Bush vs. Green: An Open Letter
By Barbara Kingsolver
Okay, I’ll admit it, I spent the inaugural weekend in denial. (He’s not my president. Most of us didn’t actually vote for the guy … ) Ignored the smarmy front-page photos of parades and balls, skipped straight to Section B to look for coverage of the protests. But the fact is, we now have a new administration that’s hostile to the things I love most: human kindness, the dignity of diversity, and the wild glory of life on earth. It’s time to move on from denial to the next stage, which would be bitter cynicism or action.
I’m opting for action, because I don’t really have a choice. Looking out my window right now I can see my two girls outside under the mesquite trees in this precious riparian woodland where we live, and my heart starts to break for all the beautiful things they’ll never see if I allow unchecked Bushwhacking in the next four years. Civil rights and reproductive choice I suppose we could win back in time (though not the lives lost along the way), but the waters and wild lands devastated will never come back. So I’ve taken a vow to spend at least some part of every week protecting the truths and places I treasure.
Part of that commitment involves this letter asking you to do the same. I’m fairly confident you’ll agree with my concerns, because we’re the majority. Not only did most of us not vote for the guy, we also – by a handy majority, the polls say – oppose the assault he and Gale Norton hope to launch.
To choose an urgent example, their plan to drill for oil in the Arctic National Wildlife Refuge is hugely unsupported by U.S. citizens, and has even met some opposition from his fellow Republicans. Most of us want the Arctic Refuge to remain pristine and untouched – and we feel this way in spite of current energy worries and the fact that this magnificent birthing ground for Artic wildlife is, for most of us, a place we’ve only imagined. The widespread reputation of Americans for selfishness notwithstanding, we are wise and generous enough to care about lives and places beyond our own backyards.
Starting today, if you haven’t already, I hope you’ll do a handful of concrete things including these: Post the addresses of your legislators somewhere you’ll see it, and make a habit of writing them weekly to help guide their decisions about social justice and the environment. Think of the California energy crisis as an opportunity to institute, in your home and your conversations with friends, a policy of conserving resources that will provide the only long-term solution. And get involved with your conservation community, locally and nationally.
A step I recommend is the Internet activist campaign called www.SaveBioGems.org. When you visit this site, it will take you only about ten minutes to send faxes to politicians and CEO’s to voice your interest in protecting places like the Arctic Refuge, Greater Yellowstone, the Macal Rainforest of Costa Rica and Red Rock Wilderness of Utah. If you register there, the Natural Resources Defense Council will send you email alerts every so often (while also respecting your privacy) asking you to return to www.SaveBioGems.org to participate in a crucial fax or email campaign.
These things work. Every kind of communication adds up, and web activism is a new force in the political landscape. Lots of effective campaigns have made good use of the internet, such as the one against Nike, and it was web activism that recently helped NRDC to prevent the Mitsubishi corporation from destroying birthing grounds for the Pacific Grey Whale in Mexico. But it only works if we all care enough to get involved.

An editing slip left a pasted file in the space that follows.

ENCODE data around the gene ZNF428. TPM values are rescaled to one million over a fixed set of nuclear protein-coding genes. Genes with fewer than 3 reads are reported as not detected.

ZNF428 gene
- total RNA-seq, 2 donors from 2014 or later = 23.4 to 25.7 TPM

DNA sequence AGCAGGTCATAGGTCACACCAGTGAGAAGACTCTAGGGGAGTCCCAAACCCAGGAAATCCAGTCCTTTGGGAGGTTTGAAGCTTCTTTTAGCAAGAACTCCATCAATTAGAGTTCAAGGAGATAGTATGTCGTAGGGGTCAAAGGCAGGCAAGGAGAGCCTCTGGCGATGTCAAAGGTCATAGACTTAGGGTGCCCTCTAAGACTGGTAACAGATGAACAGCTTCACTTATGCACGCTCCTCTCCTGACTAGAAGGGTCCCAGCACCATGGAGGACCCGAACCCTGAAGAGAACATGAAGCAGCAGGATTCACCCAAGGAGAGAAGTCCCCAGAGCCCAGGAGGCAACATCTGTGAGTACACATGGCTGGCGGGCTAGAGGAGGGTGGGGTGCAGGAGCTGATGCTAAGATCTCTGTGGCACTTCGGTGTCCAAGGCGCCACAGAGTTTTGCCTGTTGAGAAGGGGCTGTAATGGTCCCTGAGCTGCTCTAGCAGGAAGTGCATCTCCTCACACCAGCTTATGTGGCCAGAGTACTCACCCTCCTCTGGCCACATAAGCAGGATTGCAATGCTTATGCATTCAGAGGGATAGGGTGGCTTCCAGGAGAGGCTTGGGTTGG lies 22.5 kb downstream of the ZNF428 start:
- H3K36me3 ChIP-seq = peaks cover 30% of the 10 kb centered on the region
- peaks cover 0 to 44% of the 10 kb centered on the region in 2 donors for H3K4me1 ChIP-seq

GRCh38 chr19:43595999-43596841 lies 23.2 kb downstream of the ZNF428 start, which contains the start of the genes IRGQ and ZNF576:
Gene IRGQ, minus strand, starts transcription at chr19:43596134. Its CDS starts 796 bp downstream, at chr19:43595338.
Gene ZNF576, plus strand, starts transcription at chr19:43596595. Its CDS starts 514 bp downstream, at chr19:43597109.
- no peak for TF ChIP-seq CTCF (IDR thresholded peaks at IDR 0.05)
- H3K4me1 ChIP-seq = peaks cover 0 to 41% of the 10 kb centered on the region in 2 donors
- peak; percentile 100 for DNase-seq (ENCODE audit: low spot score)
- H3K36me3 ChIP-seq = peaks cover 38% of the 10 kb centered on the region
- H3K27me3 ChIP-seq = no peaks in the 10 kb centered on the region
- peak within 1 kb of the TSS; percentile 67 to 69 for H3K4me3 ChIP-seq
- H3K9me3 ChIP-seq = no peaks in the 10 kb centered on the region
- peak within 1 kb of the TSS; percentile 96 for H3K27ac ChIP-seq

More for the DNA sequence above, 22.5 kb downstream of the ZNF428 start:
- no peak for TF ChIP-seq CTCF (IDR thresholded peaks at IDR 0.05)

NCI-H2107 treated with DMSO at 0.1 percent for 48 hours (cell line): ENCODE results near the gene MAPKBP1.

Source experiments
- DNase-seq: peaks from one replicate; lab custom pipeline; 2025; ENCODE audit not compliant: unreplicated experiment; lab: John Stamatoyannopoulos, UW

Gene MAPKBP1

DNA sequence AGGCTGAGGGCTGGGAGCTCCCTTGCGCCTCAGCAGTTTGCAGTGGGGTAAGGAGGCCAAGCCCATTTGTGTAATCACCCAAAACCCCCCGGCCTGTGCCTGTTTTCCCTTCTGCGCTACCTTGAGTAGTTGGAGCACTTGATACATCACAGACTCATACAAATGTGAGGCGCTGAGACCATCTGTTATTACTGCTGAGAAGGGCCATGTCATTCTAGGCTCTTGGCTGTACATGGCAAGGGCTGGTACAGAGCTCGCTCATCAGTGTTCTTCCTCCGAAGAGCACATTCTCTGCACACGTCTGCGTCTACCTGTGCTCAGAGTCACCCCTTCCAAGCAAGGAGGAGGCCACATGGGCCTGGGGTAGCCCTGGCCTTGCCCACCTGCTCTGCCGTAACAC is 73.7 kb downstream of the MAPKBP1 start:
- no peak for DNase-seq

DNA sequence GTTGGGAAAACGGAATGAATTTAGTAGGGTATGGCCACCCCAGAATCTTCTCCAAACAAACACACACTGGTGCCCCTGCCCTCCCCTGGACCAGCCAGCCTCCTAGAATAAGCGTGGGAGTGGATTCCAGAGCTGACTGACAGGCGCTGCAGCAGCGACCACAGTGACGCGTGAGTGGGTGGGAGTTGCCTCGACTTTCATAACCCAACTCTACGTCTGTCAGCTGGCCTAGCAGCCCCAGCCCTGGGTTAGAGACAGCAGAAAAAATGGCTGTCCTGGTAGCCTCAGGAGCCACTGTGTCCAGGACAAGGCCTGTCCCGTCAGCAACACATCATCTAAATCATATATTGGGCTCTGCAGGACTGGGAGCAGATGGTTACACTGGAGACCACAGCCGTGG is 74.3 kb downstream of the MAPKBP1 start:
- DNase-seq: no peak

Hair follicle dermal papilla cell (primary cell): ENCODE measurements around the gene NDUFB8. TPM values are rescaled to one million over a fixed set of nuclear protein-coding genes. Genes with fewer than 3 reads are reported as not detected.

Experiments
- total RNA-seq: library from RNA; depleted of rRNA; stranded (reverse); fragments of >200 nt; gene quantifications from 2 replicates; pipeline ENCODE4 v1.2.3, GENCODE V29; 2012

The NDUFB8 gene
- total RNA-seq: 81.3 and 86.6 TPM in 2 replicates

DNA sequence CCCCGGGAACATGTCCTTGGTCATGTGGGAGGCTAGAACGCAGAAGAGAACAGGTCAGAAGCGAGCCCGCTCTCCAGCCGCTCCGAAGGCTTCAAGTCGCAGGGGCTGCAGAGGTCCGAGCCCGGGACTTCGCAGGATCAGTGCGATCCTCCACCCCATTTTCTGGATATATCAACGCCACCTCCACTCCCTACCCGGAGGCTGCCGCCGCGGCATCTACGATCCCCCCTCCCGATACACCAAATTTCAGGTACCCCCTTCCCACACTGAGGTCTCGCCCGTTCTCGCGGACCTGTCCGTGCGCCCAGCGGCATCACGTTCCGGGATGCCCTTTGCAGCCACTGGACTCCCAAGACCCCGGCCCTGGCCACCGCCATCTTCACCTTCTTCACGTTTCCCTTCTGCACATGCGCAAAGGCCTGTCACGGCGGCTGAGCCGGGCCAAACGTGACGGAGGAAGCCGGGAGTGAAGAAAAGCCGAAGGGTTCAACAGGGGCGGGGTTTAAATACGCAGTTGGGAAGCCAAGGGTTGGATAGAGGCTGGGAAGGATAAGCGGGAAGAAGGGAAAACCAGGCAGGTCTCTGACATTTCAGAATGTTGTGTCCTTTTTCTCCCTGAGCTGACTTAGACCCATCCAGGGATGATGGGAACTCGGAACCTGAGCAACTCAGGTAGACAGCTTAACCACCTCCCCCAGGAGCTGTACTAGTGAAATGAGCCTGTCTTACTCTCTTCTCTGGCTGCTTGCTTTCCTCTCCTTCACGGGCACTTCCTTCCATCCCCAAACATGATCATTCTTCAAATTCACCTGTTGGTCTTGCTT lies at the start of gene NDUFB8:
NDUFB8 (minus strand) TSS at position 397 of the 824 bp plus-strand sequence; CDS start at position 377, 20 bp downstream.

I believe the Bush administration has happened to us for a reason. Setting aside election fraud, family connections in Florida, and the fact that Republican districts almost everywhere have better voting machinery, the reason is complacency: too many people must have assumed that the things we cherish are permanently protected. We underestimated the power of wealthy corporations to put a Petroleocracy into the White House. Now that it’s there, it’s our obligation and our right as citizens to drown out its awful agenda with our voices. We have majority support, now we just have to use it.
Please take a minute to visit www.SaveBioGems.org, and if you agree with me, please extend this invitation to your friends and family. Thanks – our kids ask the world of us, and my greatest hope is to give them one, intact.
It couldn’t have been a hard choice for KET to pick Barbara Kingsolver’s novel The Bean Trees for their “What If All Kentucky Reads the Same Book” program. “I invent people from scratch. I think about what they’ll need to do, then work backwards, inventing entire life histories that will render them believable,” said Kingsolver.
It’s a method that obviously works; now there are over 7,200 people signed up to read her popular first book. But do you still need more Kingsolver? KET’s ready to feed your need.
In addition to airing its regular bookclub@ket discussion of The Bean Trees on May 1, 8 and 12, KET will also broadcast a live call-in program with Barbara Kingsolver, “Barbara Kingsolver Talks with Kentucky,” on May 31 at 8/7 CT, followed by a one hour documentary on the author, mostly from her own words.
If you sign up to read the book by April 30, you are even eligible to win tickets to be in the studio audience on May 31 and meet Kingsolver at the reception afterwards. All you need to do is visit www.ket.org/bookclub, fill out a tiny bit of info, and then pick up a copy of The Bean Trees and enjoy.